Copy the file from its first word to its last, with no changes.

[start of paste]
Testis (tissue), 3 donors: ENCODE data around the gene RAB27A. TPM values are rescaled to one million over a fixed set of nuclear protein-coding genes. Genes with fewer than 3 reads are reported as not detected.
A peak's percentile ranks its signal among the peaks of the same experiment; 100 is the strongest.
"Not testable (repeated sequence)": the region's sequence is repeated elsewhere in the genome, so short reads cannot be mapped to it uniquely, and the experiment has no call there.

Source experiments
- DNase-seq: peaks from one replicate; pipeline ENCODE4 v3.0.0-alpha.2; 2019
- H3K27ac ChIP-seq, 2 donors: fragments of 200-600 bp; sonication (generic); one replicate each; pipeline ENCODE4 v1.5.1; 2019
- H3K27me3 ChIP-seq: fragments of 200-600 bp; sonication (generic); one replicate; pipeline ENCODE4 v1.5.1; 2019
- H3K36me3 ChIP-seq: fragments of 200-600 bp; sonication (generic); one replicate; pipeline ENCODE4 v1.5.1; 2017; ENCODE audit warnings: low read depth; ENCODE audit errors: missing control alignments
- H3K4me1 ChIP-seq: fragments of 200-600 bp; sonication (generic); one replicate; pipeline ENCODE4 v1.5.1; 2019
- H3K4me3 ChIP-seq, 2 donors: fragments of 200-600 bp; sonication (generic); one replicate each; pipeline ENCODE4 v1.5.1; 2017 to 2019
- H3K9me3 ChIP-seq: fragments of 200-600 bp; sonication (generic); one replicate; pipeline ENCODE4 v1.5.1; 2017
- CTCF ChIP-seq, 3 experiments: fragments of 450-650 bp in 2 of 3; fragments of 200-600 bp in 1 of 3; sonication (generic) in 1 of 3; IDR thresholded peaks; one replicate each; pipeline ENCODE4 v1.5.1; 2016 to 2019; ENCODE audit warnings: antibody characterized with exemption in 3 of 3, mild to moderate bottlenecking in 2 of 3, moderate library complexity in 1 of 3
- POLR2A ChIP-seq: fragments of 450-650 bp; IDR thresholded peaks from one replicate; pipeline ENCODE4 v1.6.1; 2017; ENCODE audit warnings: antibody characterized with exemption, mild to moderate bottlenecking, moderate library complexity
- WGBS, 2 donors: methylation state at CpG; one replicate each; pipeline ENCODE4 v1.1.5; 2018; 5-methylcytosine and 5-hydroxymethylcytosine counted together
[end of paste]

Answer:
Testis (tissue), 3 donors: ENCODE data around the gene RAB27A. TPM values are rescaled to one million over a fixed set of nuclear protein-coding genes. Genes with fewer than 3 reads are reported as not detected.
A peak's percentile ranks its signal among the peaks of the same experiment; 100 is the strongest.
"Not testable (repeated sequence)": the region's sequence is repeated elsewhere in the genome, so short reads cannot be mapped to it uniquely, and the experiment has no call there.

Source experiments
- DNase-seq: peaks from one replicate; pipeline ENCODE4 v3.0.0-alpha.2; 2019
- H3K27ac ChIP-seq, 2 donors: fragments of 200-600 bp; sonication (generic); one replicate each; pipeline ENCODE4 v1.5.1; 2019
- H3K27me3 ChIP-seq: fragments of 200-600 bp; sonication (generic); one replicate; pipeline ENCODE4 v1.5.1; 2019
- H3K36me3 ChIP-seq: fragments of 200-600 bp; sonication (generic); one replicate; pipeline ENCODE4 v1.5.1; 2017; ENCODE audit warnings: low read depth; ENCODE audit errors: missing control alignments
- H3K4me1 ChIP-seq: fragments of 200-600 bp; sonication (generic); one replicate; pipeline ENCODE4 v1.5.1; 2019
- H3K4me3 ChIP-seq, 2 donors: fragments of 200-600 bp; sonication (generic); one replicate each; pipeline ENCODE4 v1.5.1; 2017 to 2019
- H3K9me3 ChIP-seq: fragments of 200-600 bp; sonication (generic); one replicate; pipeline ENCODE4 v1.5.1; 2017
- CTCF ChIP-seq, 3 experiments: fragments of 450-650 bp in 2 of 3; fragments of 200-600 bp in 1 of 3; sonication (generic) in 1 of 3; IDR thresholded peaks; one replicate each; pipeline ENCODE4 v1.5.1; 2016 to 2019; ENCODE audit warnings: antibody characterized with exemption in 3 of 3, mild to moderate bottlenecking in 2 of 3, moderate library complexity in 1 of 3
- POLR2A ChIP-seq: fragments of 450-650 bp; IDR thresholded peaks from one replicate; pipeline ENCODE4 v1.6.1; 2017; ENCODE audit warnings: antibody characterized with exemption, mild to moderate bottlenecking, moderate library complexity
- WGBS, 2 donors: methylation state at CpG; one replicate each; pipeline ENCODE4 v1.1.5; 2018; 5-methylcytosine and 5-hydroxymethylcytosine counted together